There is a large group of people who believe that if the Orthodox community could come together and enroll all of its students in public school for one year that the public schools officials would start to sweat profusely and would start asking for school vouchers as there is no way that they could handle the influx of new students.
Perhaps it is only because I have a bit of passing familiarity with public schools, but I have yet to buy into this theory which I have seen thrown about. My friend MominIsrael sent me this article which hopefully will help put this theory to rest so that we can start to move from the dream mode that with a bit of achdut/achdus we can make vouchers a reality,* and into the reality mode that (at least for now) we are on our own, cannot rely on a miracle, and are going to have to keep funding our schools on our own.
The author of this article was responding to the assertion in a previous letter that objected to the half day public, half day religious model for many reasons including: "Lastly, the absorption of the yeshiva students to the public school would overwhelm the public system in Teaneck and other locations in North Jersey as well in parts of New York City. How does Ms. Citron suggest that the public schools deal with the special requirements imposed by the absorption of a large number of Orthodox students?" The author writes about a time when he had sat down with previous superintendent of the Teaneck schools to talk about some sort of half day school plan that could accommodate the Orthodox student. The superintendent liked the plan and, surprised, the author asked "Won’t it strain your system?”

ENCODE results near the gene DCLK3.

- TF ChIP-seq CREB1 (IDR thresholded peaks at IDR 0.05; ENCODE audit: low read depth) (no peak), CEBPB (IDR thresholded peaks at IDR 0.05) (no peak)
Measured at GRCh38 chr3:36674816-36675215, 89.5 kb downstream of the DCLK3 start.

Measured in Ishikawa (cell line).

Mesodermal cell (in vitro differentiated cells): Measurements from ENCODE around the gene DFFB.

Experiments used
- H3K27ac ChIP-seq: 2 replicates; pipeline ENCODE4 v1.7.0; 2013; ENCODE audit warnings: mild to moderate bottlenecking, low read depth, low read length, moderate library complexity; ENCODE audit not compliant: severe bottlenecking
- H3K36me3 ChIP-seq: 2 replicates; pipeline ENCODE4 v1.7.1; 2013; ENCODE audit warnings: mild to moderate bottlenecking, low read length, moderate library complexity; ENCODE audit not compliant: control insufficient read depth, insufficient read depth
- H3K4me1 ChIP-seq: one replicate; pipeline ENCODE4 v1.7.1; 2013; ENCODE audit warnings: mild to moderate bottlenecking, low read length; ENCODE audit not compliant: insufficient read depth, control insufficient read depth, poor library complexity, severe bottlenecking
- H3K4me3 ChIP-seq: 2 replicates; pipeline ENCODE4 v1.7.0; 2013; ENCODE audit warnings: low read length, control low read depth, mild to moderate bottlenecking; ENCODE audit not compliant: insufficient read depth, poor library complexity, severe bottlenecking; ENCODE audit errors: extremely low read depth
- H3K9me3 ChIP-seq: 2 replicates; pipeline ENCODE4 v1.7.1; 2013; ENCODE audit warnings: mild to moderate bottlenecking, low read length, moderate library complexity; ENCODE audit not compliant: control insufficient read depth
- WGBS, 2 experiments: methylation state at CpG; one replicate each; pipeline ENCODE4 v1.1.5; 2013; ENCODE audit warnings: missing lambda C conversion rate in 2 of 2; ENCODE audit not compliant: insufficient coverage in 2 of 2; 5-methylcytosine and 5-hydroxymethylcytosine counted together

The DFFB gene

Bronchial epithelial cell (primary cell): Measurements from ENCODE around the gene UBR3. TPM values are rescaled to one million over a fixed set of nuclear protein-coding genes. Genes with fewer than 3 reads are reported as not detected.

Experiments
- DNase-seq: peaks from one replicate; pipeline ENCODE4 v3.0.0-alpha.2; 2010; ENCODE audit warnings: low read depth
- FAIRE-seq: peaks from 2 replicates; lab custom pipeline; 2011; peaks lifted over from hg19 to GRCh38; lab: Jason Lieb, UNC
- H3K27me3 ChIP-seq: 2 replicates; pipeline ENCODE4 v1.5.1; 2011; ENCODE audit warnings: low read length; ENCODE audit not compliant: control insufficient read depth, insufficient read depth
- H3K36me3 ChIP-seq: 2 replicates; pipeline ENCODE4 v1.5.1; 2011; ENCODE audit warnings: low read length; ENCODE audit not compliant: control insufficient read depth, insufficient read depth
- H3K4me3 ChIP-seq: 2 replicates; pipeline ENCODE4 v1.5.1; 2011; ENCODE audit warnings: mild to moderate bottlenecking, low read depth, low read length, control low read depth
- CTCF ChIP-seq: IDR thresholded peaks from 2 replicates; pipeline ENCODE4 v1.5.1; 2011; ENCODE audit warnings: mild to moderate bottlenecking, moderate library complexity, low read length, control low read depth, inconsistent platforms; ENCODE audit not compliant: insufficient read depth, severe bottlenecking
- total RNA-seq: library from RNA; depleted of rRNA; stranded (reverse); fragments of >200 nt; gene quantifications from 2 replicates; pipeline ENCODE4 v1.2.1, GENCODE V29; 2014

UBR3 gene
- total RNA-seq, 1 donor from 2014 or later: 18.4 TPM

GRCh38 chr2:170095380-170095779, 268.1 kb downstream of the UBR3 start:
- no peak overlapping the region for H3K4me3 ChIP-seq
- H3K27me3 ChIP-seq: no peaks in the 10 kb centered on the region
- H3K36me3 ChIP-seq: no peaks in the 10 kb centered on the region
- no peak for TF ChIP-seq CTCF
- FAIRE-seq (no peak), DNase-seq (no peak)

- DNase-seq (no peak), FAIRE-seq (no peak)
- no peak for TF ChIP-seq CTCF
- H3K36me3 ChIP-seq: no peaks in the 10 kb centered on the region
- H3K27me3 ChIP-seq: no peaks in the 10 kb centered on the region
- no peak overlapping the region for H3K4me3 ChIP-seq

The answer: “Yes," “That would happen in the short run. But the thought of having all those bright kids and their involved parents is extremely appealing. Those parents care deeply about their kids’ educations, and the entire school system would benefit from their input and involvement.”
I think it is time to put the theory to rest that the public schools would throw vouchers at us if we were to enroll our student in mass in the public school system to make a statement. As it stands now, many public schools facing crowded conditions have implemented alternative schedules. E.g., one school I lived near had two kindergarten schedules a day, early morning start and afternoon start. Somehow, they accommodated these students in older grades too. If the community where to buy into the theory that the public schools would throw funding and/or vouchers to keep our kids should be enroll in mass in public school, I'm afraid the joke would be on us.
Note: This post should not be construed as supportive of a half day public-half day religious model. I am ony looking at the assertion that the public schools wouldn't be able to handle the enrollment increase.
*I happen to support school vouchers, but the widespread public support needed is simply not there at this time, nor do I believe it is likely to materialize in the middle of a recession when public school students are seeing their own programs cut.